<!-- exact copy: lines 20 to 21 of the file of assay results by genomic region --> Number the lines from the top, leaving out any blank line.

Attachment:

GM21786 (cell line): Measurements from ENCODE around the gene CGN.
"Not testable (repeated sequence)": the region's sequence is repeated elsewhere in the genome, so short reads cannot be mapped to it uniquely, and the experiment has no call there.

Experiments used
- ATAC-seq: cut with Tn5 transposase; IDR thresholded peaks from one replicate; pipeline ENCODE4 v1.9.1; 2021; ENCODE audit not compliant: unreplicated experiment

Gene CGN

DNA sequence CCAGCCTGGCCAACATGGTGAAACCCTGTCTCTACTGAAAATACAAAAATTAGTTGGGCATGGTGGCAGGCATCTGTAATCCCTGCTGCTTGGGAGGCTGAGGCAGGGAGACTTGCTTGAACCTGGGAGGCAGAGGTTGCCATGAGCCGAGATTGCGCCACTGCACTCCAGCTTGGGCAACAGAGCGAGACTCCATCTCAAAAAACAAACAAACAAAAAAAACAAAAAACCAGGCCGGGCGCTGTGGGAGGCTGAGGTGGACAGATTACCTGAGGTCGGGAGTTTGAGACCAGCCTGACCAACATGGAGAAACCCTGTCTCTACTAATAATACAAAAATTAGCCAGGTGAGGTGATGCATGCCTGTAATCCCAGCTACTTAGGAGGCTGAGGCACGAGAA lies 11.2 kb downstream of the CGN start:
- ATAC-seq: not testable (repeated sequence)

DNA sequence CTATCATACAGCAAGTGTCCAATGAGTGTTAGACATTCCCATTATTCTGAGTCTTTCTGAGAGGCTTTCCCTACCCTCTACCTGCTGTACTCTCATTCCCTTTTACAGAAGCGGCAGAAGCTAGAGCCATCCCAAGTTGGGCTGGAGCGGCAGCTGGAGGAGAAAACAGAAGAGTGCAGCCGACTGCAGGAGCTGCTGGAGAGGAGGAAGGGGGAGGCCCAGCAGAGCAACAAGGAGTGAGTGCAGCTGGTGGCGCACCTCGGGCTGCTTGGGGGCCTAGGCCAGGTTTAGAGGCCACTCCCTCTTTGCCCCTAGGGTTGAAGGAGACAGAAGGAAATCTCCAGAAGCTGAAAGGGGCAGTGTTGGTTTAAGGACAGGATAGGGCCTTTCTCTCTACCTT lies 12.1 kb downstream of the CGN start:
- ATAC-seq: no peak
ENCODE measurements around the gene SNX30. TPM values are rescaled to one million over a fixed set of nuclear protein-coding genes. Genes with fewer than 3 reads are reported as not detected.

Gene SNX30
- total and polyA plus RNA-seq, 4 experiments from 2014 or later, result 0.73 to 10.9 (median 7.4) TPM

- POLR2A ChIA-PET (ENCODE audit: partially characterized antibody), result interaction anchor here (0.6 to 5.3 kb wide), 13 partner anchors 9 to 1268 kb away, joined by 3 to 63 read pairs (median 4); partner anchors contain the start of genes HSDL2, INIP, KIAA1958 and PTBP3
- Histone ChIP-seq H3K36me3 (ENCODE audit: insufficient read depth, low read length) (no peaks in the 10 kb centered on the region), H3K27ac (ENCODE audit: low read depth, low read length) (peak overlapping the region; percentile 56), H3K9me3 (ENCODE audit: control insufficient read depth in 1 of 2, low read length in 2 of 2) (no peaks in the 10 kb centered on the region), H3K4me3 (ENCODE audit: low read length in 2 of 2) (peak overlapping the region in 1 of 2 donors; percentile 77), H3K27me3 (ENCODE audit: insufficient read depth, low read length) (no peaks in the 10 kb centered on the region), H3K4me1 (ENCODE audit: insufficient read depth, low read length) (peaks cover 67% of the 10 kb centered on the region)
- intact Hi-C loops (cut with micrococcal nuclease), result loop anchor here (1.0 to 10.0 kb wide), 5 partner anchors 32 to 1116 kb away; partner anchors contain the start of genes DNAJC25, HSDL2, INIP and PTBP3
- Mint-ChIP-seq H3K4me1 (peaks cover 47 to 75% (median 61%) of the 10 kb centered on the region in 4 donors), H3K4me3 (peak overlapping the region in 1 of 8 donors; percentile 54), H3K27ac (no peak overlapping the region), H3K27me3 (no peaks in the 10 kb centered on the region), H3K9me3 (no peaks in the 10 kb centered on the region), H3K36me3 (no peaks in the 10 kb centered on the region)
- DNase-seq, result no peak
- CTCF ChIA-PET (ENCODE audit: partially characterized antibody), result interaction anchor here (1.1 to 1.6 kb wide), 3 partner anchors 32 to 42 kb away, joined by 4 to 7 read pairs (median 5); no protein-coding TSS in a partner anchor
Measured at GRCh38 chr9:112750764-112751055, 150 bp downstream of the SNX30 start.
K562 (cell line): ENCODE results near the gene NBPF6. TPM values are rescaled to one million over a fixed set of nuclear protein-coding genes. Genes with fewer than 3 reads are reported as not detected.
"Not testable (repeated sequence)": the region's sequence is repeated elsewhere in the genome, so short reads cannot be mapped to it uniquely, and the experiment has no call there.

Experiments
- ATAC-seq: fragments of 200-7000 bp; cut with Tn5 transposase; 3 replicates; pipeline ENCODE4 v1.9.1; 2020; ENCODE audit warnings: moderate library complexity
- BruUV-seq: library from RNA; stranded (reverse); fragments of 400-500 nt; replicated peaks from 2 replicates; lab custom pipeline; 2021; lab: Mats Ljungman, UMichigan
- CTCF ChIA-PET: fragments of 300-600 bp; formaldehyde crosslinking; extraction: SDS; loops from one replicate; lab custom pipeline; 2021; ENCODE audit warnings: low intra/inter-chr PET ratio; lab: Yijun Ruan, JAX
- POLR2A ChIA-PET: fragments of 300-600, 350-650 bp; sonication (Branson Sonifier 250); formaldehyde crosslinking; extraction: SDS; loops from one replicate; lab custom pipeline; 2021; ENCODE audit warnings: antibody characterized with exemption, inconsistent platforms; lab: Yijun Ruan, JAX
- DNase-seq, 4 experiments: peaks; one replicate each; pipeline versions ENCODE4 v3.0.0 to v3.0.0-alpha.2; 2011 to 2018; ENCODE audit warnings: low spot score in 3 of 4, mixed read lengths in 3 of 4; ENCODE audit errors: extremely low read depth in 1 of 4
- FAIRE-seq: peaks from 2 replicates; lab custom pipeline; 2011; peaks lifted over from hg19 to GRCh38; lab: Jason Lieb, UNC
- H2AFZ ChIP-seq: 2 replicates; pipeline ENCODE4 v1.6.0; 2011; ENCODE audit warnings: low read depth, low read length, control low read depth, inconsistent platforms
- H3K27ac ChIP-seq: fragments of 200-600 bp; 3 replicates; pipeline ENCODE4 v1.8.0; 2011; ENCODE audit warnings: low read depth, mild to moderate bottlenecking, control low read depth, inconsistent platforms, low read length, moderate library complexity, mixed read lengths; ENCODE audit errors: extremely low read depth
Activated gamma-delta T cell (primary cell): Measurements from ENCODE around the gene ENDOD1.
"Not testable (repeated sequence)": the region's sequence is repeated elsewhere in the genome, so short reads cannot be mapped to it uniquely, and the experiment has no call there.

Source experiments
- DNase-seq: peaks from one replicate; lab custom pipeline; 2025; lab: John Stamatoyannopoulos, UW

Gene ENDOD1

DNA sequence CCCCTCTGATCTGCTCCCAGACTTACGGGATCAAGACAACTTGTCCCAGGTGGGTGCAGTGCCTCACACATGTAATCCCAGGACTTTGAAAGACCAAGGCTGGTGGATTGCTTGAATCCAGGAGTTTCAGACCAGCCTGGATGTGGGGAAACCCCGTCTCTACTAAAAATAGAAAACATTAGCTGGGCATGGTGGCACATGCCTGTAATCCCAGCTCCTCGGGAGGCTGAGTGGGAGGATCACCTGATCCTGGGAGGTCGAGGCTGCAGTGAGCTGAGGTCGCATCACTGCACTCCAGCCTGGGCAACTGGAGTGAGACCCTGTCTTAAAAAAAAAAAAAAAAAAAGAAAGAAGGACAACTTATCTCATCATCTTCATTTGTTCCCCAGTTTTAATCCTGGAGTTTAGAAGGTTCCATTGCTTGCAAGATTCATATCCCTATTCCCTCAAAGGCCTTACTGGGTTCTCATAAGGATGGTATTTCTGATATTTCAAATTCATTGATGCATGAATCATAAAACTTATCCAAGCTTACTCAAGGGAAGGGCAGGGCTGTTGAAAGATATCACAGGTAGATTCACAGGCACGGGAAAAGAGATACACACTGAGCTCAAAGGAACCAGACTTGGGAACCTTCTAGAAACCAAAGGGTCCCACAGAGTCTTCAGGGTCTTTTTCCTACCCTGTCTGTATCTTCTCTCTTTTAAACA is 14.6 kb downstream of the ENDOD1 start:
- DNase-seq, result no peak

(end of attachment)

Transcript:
K562 (cell line): ENCODE results near the gene NBPF6. TPM values are rescaled to one million over a fixed set of nuclear protein-coding genes. Genes with fewer than 3 reads are reported as not detected.
"Not testable (repeated sequence)": the region's sequence is repeated elsewhere in the genome, so short reads cannot be mapped to it uniquely, and the experiment has no call there.